Yesterday was the first time in many months that I was able to really hang out with Silk and Siete and enjoy the warm sun. As the Big Melt begins, the challenge is to keep our poor old barn from flooding once again. Yes, my friend Sam is going to fix the drainage and make this problem go away when the ground thaws, but we are weeks away from that. Siete’s stall is oozing up brown water, and I’ve been pouring bags of wood pellets into it each day, hoping to dam up the flood until at least next week when my husband will be back home. In my overzealous shoveling, I have really tweaked my back so I am very mindful that I need to go slow and take lots of time as I try to keep Siete’s bedroom dry enough for her to sleep in it each night.
I just stood with the girls in the sun, not feeling the need to tell them anything or to do anything. We stayed together for a long time, and I felt their peace and happiness, helping to reassure me that everything was going to be okay. I thought about how I recently had my Tarot cards read by a very gifted woman named Laura, who is remarkably psychic. She talked to me a lot about the horses, who were very present in my cards, and asked me to show her a photo of Silk. I found one on my phone and handed it to her. Laura held her palm over it and began to communicate with Silk. Tears started to roll down her cheeks. She said, “That’s so beautiful. I asked Silk about you and she told me, ’We take care of each other”. So true, we have been doing that for over 18 years now.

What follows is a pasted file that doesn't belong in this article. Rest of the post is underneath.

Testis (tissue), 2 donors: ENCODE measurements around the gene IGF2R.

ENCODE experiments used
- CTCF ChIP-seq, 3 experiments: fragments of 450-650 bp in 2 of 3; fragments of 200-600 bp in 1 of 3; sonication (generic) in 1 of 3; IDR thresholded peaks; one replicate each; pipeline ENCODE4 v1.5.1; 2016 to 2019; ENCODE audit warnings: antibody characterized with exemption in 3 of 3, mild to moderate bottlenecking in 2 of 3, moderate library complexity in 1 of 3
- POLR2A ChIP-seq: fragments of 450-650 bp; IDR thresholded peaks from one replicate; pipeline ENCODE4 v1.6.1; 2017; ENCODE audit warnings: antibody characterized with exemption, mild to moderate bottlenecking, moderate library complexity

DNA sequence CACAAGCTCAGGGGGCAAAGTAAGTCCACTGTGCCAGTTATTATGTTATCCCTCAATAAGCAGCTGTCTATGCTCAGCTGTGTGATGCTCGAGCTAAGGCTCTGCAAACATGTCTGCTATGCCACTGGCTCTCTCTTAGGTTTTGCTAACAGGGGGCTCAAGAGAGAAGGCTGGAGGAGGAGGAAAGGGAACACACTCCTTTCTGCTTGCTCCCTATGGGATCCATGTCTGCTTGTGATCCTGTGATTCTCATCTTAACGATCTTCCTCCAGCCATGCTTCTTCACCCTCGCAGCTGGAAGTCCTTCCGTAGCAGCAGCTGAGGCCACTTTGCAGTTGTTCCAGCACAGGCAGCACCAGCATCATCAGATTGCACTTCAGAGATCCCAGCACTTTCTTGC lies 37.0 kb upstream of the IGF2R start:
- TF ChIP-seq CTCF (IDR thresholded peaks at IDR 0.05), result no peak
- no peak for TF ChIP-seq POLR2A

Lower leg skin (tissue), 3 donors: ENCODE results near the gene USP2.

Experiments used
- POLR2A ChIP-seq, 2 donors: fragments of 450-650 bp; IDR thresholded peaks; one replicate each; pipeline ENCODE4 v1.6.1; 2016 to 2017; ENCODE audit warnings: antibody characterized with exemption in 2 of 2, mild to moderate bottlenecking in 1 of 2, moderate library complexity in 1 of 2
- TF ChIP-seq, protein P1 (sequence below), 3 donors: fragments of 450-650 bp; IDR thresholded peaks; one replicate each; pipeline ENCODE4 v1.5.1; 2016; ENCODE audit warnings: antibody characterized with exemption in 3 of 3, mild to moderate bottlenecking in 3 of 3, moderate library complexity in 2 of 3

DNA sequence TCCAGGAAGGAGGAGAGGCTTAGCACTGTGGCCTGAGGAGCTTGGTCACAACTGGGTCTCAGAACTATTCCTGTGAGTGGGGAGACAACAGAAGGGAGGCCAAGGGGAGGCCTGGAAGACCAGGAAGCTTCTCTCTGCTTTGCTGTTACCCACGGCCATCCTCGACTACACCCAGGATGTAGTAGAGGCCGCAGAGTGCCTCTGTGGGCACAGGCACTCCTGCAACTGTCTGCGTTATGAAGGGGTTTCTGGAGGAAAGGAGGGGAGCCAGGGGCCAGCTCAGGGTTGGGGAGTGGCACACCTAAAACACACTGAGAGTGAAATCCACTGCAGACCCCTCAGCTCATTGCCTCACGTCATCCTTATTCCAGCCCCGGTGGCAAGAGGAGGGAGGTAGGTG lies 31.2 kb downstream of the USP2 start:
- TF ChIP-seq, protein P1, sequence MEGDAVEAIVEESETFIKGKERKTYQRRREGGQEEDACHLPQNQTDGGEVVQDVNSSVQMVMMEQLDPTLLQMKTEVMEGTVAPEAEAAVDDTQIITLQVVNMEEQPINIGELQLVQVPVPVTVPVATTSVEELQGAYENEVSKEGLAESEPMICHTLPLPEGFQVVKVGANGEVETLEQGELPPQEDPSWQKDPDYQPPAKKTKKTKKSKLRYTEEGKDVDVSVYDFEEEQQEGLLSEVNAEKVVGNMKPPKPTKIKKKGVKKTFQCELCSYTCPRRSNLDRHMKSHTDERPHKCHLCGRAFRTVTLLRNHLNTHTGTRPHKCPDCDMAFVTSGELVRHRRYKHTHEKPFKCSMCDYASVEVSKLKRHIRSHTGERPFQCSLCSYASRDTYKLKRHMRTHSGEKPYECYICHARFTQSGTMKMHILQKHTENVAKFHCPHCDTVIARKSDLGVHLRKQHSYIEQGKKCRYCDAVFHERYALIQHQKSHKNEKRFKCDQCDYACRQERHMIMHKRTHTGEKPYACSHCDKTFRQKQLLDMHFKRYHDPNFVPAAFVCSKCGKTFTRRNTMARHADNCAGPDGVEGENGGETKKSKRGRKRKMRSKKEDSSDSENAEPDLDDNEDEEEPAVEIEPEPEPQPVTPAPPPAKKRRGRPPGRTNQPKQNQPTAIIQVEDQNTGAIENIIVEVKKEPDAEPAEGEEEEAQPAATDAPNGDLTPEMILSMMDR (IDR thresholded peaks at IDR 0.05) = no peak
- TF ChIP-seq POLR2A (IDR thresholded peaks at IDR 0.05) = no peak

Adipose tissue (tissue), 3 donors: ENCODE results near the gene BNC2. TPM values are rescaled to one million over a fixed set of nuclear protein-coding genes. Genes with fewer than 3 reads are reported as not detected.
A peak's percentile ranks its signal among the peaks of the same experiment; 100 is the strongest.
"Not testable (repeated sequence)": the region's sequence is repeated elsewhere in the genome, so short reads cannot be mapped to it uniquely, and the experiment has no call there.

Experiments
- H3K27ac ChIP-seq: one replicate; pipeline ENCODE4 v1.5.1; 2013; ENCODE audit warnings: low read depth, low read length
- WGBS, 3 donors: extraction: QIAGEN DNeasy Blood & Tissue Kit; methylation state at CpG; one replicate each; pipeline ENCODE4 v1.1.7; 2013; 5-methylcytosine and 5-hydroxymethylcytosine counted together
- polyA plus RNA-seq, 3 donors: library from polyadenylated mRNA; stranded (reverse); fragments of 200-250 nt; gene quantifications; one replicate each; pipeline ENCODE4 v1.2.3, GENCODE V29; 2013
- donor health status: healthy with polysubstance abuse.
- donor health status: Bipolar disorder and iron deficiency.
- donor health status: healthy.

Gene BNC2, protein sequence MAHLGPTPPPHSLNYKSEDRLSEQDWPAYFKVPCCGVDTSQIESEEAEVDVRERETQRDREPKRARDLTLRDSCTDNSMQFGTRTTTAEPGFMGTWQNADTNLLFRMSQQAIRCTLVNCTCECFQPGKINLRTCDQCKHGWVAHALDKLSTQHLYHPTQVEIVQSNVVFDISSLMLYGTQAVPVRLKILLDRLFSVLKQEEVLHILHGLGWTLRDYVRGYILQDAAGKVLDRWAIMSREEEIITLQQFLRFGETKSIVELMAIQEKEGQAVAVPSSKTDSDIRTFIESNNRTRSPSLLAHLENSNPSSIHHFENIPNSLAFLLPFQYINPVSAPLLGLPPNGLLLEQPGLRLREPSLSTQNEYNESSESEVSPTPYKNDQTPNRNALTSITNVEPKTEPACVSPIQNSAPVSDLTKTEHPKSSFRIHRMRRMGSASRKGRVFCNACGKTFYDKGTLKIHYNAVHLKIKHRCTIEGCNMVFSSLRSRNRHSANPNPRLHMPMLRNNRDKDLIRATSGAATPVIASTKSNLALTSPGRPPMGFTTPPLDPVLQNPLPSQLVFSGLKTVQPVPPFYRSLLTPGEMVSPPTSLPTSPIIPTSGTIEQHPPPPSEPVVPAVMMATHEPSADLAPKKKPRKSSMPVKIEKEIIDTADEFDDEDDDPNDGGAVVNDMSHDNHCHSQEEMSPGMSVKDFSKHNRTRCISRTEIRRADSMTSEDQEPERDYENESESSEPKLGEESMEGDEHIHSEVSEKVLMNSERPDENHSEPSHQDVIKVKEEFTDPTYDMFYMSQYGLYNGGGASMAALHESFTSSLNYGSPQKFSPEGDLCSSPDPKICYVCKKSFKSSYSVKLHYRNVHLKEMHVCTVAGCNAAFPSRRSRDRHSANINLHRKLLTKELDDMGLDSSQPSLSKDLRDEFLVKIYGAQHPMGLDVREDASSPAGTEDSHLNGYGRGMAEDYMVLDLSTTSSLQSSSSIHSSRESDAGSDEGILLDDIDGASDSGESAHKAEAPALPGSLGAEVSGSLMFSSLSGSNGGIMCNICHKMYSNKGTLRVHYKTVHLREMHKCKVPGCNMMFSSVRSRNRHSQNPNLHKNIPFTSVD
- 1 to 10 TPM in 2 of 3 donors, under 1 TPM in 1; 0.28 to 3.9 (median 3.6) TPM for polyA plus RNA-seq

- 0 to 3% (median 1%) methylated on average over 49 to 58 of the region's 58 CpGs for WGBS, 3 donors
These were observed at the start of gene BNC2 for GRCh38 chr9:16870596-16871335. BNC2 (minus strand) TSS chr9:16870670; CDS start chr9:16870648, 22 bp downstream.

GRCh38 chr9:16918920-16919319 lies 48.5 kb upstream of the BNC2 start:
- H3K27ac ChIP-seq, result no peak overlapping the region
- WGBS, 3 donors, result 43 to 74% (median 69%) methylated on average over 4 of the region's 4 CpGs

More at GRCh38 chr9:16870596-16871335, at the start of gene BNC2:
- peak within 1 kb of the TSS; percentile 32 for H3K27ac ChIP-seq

And as I absorbed the warmth, standing between my two horses with one hand on each of their backs to ground me, at one point, my monkey mind stirred up some worry about the rain that is predicted for Saturday, and where was all this dirty snow and water going to go. My thoughts were interrupted by a voice in my head that I’ve come to recognize as Silk’s. My horse told me, “You know how to do this. You will figure it out and we will be okay.” I relaxed and stopped thinking.
At night, as I climbed into bed, slowly easing my aching back down, I remembered that my daughter will be home for Spring break, and my neighbor’s strong, young son will come over to help us, and I am so lucky that they both are willing and able to face whatever happens with me when the rain comes. As Silk says, “We take care of each other.”